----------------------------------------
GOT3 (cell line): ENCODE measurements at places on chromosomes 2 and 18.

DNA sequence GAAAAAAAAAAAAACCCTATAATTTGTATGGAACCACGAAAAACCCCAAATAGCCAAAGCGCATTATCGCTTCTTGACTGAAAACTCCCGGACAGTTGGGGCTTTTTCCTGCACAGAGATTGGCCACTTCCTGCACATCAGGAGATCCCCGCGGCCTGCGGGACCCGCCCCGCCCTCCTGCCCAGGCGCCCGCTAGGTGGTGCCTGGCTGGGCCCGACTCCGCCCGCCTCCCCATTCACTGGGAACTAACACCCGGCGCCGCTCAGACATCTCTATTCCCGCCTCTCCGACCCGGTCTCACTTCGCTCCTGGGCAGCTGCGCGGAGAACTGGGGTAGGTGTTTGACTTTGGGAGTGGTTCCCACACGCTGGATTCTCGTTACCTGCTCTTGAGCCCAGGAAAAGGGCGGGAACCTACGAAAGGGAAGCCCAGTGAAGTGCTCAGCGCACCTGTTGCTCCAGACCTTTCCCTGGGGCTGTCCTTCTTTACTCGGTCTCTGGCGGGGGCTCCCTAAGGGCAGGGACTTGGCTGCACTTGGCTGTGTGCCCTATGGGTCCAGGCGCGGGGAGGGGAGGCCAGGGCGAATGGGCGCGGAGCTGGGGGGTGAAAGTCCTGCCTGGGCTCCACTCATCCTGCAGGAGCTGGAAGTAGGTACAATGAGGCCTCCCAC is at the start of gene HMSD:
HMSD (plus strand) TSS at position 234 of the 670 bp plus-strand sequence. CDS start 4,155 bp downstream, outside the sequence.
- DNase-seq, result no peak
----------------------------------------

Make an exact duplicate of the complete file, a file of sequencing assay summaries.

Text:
GOT3 (cell line): ENCODE measurements at places on chromosomes 2 and 18.

DNA sequence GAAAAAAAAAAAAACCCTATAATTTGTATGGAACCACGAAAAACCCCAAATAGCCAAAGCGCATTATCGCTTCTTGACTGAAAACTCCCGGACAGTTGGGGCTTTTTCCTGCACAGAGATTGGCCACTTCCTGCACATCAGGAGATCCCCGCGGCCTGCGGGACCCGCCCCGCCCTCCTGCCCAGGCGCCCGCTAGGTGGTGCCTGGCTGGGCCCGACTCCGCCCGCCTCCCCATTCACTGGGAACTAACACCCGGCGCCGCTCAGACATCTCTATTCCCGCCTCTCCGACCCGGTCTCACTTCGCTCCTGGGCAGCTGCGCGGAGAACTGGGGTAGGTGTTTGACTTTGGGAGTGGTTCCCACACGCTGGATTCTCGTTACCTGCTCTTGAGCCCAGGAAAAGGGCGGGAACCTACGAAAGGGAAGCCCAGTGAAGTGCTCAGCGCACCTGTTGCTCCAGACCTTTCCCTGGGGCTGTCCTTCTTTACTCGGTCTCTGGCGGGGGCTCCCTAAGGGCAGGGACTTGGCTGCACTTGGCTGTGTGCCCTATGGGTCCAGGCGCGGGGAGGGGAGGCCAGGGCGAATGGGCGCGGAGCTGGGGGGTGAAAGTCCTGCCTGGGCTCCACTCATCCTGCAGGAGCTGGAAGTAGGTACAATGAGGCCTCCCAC is at the start of gene HMSD:
HMSD (plus strand) TSS at position 234 of the 670 bp plus-strand sequence. CDS start 4,155 bp downstream, outside the sequence.
- DNase-seq, result no peak